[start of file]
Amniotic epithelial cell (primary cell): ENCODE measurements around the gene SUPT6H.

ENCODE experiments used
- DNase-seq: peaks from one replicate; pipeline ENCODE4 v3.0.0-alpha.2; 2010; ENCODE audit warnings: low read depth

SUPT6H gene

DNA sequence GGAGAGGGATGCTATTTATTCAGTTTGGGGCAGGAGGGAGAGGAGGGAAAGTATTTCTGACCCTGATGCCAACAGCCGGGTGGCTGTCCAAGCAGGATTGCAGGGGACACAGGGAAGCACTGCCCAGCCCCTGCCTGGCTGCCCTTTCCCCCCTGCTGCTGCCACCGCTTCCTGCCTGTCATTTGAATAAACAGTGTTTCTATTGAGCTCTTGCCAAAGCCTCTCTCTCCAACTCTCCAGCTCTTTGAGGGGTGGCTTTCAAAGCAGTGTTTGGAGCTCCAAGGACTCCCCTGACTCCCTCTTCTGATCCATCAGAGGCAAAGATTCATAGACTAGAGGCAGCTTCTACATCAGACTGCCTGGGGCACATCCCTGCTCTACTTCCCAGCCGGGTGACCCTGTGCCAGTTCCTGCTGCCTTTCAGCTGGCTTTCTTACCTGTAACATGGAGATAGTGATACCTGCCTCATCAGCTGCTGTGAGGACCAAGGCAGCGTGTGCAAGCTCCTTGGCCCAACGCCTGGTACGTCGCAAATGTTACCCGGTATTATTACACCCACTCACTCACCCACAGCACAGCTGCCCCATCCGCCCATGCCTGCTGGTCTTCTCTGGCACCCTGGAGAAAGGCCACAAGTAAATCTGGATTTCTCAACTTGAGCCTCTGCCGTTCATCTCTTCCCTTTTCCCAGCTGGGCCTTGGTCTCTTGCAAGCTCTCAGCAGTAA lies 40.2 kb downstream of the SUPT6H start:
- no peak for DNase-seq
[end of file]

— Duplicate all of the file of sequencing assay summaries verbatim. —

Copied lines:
Amniotic epithelial cell (primary cell): ENCODE measurements around the gene SUPT6H.

ENCODE experiments used
- DNase-seq: peaks from one replicate; pipeline ENCODE4 v3.0.0-alpha.2; 2010; ENCODE audit warnings: low read depth

SUPT6H gene

DNA sequence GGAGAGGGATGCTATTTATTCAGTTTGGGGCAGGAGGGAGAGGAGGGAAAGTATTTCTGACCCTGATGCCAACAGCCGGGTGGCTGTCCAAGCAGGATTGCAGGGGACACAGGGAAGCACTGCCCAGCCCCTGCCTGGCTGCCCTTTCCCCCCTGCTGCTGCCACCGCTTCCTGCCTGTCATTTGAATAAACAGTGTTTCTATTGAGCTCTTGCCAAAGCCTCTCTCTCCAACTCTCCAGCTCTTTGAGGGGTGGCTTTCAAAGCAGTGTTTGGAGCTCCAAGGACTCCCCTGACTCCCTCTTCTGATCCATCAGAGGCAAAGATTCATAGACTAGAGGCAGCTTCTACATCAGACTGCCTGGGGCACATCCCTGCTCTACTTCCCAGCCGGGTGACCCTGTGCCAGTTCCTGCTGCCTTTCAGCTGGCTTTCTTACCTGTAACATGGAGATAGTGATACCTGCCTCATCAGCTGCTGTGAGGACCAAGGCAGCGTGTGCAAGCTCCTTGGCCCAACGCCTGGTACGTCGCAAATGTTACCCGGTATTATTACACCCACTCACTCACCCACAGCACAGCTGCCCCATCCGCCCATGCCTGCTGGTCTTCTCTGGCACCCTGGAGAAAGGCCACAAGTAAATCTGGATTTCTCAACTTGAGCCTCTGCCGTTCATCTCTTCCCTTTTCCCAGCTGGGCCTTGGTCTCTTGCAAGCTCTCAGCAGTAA lies 40.2 kb downstream of the SUPT6H start:
- no peak for DNase-seq